Single Sign-On for Dummies
Single sign-on is a buzzword, and it has been in the computer-based industries for a while now. But, what is the exact mechanism behind single sign-on? Why do we trust it so much?
There are a lot of questions around this topic, and this is completely understandable — anyone would have questions when their sensitive data is at stake. And, since we keep digitizing every possible piece of information, the problem of cyber security is looming over all of us.
Technical writers have their own security concerns — not all user manuals are meant to be read by any unauthorized person. So, let’s see for ourselves what’s so good about SSO.
Why Single Sign-On Appeared
Well, basically, single sign-on was born out of common sense — as the number of platforms that required a password grew, it became really hard to keep track of all the passwords. While using the same password repeatedly for a lot of services is considered a really bad practice (and rightfully so, this approach multiplies vulnerability of your data), having, at first, dozens, and then hundreds of passwords to remember…this is pure nonsense.
Some people have a password-protected file that holds all their passwords. This seems neither safe nor convenient either.
And, this is where SSO comes to play.
How Single Sign-On Works
So, in general, using SSO authentication means that you are using some third-party tool to authorize everywhere. Well, not literally everywhere, but we will talk about some security-related limitations your SSO provider can pose later.
SSO providers, as a rule, represent some big and trustworthy companies like Google, Facebook, Microsoft, SalesForce. However, the market has been developing quickly, so, if you dive a bit deeper, you will see a lot of players less known to the general public like Okta, OneLogin, AuthO and more.
A single sign-on provider is the tool that will ‘vouch’ for you to authorize on a website or a service. This means that your password will be known only to your SSO provider, and you won’t have to give any credentials to a service directly.
A good example of how single sign-on works is Google. You, most likely, already using your Google account to log in to more than just Google-related apps.
But how safe is this whole process? What information exactly is being passed from an SSO provider to a service? We can say right away that single sign-on is considered a safe and convenient approach to authentication by the majority of IT professionals, technical communicators included. But let’s get into the nitty-gritty.
How Safe Single Sign-On is
At first, the idea of an SSO provider sharing your personal information with any service you choose to log in to feels uncomfortable. What if the service turns out to be some kind of a scam? You wouldn’t want to expose you online documentation portal to the danger of being hacked just because, at some point in time, you felt too lazy to come up with one more password. In reality though, your single sign-on provider doesn’t share a lot with services — it gives away only a limited piece of information about you.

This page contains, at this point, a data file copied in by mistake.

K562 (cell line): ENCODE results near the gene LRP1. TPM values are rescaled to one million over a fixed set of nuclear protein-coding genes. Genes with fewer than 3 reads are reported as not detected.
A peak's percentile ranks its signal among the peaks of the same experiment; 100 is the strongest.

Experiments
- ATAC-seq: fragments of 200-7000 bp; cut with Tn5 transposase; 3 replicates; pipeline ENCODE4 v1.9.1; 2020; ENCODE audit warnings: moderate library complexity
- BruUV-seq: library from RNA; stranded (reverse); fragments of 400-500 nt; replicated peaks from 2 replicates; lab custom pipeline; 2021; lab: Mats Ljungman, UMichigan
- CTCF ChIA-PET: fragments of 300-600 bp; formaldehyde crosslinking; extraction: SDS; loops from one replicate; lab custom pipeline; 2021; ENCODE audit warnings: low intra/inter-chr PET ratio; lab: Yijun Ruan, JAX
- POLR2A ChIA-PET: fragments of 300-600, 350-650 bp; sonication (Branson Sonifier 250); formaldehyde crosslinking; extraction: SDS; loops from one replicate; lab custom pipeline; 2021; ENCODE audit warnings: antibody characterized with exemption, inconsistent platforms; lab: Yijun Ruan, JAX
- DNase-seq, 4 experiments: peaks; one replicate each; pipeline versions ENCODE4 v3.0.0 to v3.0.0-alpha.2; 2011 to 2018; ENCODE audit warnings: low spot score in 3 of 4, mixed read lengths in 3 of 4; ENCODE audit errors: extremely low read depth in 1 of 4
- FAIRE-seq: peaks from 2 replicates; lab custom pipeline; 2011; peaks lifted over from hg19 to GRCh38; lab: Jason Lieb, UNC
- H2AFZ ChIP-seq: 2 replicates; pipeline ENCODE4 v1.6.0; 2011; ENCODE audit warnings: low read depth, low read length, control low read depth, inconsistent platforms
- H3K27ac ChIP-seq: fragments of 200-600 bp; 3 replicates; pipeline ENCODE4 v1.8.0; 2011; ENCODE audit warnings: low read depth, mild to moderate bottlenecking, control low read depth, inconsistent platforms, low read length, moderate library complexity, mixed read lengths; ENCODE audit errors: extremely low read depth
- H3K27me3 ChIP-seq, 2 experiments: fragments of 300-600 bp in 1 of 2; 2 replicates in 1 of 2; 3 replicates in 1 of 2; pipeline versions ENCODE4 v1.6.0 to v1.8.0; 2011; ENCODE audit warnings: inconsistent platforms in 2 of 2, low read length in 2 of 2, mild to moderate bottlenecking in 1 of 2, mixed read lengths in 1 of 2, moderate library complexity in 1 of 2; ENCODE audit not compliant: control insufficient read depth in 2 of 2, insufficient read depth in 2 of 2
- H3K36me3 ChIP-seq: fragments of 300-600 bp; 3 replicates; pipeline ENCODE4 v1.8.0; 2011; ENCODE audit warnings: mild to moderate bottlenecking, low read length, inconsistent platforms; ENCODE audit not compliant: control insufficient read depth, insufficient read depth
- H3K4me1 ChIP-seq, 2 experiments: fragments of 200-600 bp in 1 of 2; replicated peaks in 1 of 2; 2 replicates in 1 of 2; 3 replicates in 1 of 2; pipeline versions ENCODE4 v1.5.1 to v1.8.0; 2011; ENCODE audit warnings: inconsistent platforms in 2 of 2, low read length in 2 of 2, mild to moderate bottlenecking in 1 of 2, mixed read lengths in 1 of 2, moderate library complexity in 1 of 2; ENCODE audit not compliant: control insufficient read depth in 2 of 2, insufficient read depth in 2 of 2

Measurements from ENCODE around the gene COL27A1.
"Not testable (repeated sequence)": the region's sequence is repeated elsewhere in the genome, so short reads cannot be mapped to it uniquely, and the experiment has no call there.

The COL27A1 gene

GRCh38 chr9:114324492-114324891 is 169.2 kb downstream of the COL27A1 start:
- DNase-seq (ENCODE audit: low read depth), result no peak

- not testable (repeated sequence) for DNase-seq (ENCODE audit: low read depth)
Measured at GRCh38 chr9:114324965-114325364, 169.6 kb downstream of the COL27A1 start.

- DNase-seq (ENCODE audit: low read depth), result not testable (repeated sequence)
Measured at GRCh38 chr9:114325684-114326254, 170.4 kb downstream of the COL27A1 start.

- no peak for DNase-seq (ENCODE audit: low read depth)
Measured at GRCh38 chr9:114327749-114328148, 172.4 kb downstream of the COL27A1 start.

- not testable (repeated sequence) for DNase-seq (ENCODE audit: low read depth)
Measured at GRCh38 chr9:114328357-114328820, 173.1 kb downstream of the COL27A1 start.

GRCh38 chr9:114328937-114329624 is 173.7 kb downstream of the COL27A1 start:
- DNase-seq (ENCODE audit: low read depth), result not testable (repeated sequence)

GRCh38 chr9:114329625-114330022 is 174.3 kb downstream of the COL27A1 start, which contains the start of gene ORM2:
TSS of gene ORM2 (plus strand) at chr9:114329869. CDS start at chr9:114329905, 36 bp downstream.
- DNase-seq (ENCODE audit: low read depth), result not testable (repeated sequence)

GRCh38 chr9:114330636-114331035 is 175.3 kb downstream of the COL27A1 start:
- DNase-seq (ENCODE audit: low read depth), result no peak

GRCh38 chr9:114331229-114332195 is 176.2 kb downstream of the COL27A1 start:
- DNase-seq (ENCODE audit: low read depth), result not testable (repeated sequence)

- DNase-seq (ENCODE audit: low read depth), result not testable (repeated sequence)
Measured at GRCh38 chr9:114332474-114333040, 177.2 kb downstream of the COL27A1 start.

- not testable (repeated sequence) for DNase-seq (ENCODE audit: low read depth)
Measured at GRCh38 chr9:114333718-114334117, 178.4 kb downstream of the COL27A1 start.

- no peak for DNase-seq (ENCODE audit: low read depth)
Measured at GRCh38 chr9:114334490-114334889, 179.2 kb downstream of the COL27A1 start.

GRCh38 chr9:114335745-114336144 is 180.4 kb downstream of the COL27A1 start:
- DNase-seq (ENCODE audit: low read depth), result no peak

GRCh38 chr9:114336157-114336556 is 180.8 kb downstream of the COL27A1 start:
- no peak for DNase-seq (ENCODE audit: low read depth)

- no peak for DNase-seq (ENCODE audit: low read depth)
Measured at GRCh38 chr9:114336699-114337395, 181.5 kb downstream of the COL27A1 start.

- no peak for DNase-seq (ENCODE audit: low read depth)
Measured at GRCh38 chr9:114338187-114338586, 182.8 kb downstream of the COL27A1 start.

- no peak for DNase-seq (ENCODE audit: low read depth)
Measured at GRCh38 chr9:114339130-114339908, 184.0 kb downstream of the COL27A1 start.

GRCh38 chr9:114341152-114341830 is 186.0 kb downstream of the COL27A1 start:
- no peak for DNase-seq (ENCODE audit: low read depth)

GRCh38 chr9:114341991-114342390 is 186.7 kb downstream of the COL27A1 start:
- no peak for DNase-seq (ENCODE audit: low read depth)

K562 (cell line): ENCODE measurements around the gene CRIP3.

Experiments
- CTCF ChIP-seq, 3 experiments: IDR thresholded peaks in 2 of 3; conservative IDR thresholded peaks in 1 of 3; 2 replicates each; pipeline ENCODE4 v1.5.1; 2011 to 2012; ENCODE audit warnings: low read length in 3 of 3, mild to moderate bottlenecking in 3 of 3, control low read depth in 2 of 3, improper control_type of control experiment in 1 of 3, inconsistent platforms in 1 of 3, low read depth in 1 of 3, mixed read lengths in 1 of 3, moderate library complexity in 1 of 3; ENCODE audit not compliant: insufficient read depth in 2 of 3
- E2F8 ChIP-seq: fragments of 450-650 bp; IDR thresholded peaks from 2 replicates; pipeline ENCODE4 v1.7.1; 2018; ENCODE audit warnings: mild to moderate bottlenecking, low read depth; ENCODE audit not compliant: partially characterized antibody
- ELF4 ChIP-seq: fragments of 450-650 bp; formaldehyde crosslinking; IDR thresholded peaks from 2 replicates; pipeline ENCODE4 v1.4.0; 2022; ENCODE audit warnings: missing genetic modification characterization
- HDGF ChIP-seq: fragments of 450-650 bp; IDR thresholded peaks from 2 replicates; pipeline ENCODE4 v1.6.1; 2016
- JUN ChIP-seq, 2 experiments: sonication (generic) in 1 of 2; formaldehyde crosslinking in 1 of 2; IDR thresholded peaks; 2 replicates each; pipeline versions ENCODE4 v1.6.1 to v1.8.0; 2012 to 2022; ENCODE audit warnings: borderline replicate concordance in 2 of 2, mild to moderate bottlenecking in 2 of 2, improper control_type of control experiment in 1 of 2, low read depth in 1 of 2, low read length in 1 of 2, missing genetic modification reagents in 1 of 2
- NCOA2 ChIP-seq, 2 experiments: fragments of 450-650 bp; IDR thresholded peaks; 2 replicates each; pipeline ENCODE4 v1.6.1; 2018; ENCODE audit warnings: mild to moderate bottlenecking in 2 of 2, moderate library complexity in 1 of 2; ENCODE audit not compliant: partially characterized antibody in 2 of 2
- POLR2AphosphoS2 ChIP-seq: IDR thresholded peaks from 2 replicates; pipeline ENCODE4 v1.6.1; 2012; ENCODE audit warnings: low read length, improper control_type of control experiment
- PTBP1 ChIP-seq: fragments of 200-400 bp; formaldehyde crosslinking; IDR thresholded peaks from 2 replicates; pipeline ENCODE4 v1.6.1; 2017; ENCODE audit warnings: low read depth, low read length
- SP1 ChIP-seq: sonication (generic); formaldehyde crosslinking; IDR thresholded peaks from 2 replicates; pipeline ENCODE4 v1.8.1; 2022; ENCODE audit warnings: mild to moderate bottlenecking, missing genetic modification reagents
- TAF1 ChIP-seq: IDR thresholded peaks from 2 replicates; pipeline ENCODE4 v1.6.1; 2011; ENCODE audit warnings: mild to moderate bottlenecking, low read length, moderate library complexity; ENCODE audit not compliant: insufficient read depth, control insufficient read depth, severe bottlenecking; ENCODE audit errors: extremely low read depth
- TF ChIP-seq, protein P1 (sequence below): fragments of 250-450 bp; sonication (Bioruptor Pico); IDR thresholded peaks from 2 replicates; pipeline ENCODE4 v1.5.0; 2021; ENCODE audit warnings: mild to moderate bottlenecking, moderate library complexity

However, there are cases when your SSO tool can not only identify you to a service, but also give it permission to act on your behalf. Like, for example, Twitter does when it allows other services to post tweets in your account.
Trustworthy single sign-on providers will always notify you about the amount of information they are going to disclose to a service. Besides, there might be services your SSO provider simply won’t trust.
Okay, that’s what we have on the SSO side. But can you make this whole process safer yourself? Sure you can.
There are a couple of obvious ways to make SSO more secure:
- Create a strong password with at least eight characters. It should consist of upper- and lowercase letters, digits and symbols.
- Use multi-step verification: push messages, phone calls, SMS messages, fingerprinting, USB keys, etc.
As good as it sounds, some pitfalls still exist, of course. You can lose or forget your password, or the SSO services can be down not allowing you to log in anywhere. Well, life is tough, did no one mention this to you? :) Jokes aside, if we weigh up risks and benefits, we can see that using SSO is totally worth it.
Single sign-on is a technology that emerged very timely, and it is making the web more secure and easier to use at the same time.
The times when you had to memorize dozens and dozens of passwords are coming to a close. Nowadays, if you want to log in to, for example, your ClickHelp portal, you can do so by simply choosing to authenticate with your single sign-on provider, as simple as that!
Good luck with your technical writing!
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Originally published at https://clickhelp.com.